How to find good Service Advisors?



How to find good Service Advisors?

This is a good question and if I’m being honest I don’t have the definitive answer.


Let’s look at the facts

  1. Service Advisor is a very challenging role which causes a high level of burn out

  2. Service Advisors work pretty long hours

  3. Service Advisors are often under pressure to achieve multiple KPIs

  4. Remuneration is generally good rather than great

Demand exceeds supply


As I write this, there are 298 Service Advisor jobs listed on Seek just in Melbourne’s SE and Bayside suburbs. This is a mind boggling number!


Some other interesting numbers to consider


Recently I conducted a poll on LinkedIn asking experienced Service Advisors:


“As an experienced Automotive Service Advisor, currently employed, what would motivate you to consider alternative employment?”

The options and responses were as follows:

  • More money - 32%

  • Shorter hours - 39%

  • Supportive management - 19%

  • Training & career path - 10%

What does this mean?


To me, the big revelation in these numbers is that money is not always the key motivator.

This was more a confirmation than “news” as I’d recently spent a lot of time connecting with Service Advisors promoting an opportunity to earn significantly above industry standards.

My efforts to engage with potential candidates using this “selling feature” were pretty unspectacular.


Of the hundreds of Service Advisors I reached out to, I managed to engage with less than a handful. Of those who claimed to be motivated by money, most failed to pursue the opportunity beyond a few messages or a single phone call. One did an actual employer interview then ghosted us when we requested a second meeting.

This was (and still is) a genuine opportunity to get financially rewarded at levels that many Service Managers don’t enjoy. There was no “catch” other than a need to work hard and achieved agreed KPIs. Given that pretty well EVERY Service Advisor on the planet has to jump through these hoops, wouldn’t it make sense to get well paid for the “pain and suffering”?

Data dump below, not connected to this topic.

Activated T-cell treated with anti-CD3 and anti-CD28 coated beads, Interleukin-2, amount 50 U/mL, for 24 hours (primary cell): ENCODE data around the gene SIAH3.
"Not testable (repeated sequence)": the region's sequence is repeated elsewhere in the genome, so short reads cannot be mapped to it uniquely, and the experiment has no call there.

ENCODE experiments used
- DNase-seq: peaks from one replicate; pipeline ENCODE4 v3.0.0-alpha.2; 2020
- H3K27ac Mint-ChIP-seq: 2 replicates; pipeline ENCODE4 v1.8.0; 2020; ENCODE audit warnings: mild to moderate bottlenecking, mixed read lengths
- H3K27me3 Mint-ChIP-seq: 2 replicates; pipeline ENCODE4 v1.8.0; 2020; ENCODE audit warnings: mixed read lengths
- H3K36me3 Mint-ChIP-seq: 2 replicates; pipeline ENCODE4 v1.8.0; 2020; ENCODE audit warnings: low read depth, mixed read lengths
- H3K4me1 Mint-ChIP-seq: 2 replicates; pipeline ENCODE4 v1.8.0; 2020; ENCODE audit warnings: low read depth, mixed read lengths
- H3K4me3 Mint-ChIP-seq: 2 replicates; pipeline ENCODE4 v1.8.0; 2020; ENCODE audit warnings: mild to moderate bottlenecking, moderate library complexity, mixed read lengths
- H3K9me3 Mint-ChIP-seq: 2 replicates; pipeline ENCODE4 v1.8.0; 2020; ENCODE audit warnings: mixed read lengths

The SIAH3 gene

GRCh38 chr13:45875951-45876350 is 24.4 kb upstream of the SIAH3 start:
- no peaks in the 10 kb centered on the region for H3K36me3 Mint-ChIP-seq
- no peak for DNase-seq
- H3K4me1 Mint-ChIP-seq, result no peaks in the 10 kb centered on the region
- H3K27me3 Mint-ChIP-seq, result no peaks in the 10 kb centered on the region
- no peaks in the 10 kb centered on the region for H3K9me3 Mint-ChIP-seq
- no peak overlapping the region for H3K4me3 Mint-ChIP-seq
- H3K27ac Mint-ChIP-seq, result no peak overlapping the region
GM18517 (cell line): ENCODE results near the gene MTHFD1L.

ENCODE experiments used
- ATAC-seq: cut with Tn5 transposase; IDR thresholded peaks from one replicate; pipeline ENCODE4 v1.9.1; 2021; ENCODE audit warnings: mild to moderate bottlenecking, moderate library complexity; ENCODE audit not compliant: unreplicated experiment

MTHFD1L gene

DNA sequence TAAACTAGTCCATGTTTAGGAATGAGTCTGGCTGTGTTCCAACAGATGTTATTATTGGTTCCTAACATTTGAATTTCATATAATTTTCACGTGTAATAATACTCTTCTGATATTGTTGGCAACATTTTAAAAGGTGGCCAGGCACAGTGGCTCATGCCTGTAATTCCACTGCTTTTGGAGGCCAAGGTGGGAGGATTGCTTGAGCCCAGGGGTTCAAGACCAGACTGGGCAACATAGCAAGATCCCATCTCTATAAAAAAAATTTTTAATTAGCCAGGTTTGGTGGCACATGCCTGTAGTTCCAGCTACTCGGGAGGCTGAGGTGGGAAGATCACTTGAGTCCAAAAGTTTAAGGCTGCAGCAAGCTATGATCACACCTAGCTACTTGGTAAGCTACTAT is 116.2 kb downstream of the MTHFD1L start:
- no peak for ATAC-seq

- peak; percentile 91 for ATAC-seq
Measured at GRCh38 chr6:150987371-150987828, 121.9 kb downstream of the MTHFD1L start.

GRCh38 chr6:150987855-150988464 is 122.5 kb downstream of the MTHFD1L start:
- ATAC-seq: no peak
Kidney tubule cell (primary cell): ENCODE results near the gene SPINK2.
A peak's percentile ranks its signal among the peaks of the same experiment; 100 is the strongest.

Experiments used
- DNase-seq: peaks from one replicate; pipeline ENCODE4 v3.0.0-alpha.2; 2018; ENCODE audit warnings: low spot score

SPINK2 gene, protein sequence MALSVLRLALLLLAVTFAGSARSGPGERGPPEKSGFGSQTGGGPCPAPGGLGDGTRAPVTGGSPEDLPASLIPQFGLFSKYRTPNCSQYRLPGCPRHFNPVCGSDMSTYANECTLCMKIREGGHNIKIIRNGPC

What can we learn from this?


Let’s consider the mindset of the “average” Service Advisor…

  1. Most people “work to live” and no matter how much they “love” their job, they are doing it to give them the time and resources to do the things they really love.

  2. Most people have only a certain amount of career ambition. Often they see “advancing” up the career ladder is a double edged sword sometimes bringing more downside than upside.

For these reasons, most Service Advisors if they are employed and don’t “hate” their job are unlikely to be lining up to go through the pain and suffering associated with applying for the same job somewhere else.


How does all this help employers desperate for Service Advisors?


Here’s a few observations that Hiring Managers might consider:

  1. Grow your own - implement a training process to nurture new talent and create future Service Advisors

  2. Recruitment is an on-going process - become pro-active rather than reactive

  3. Don’t assume that money is the solution to filling those empty Service Advisor roles - but make sure your remuneration is competitive

  4. Look at ways to make the Service Advisor role less gruelling - can you structure a couple of early finish days per Advisor each week?

  5. Make your workplace desirable and known as a positive work environment - this way people will come to you!

  6. Offer “social proof” as to why people should work for you - make a simple video of current employees saying why they love working there…

Need recruitment help?

For personalised professional assistance with your next recruitment project,

give me a call on 0412 523 168.


Recent Posts
Search By Tags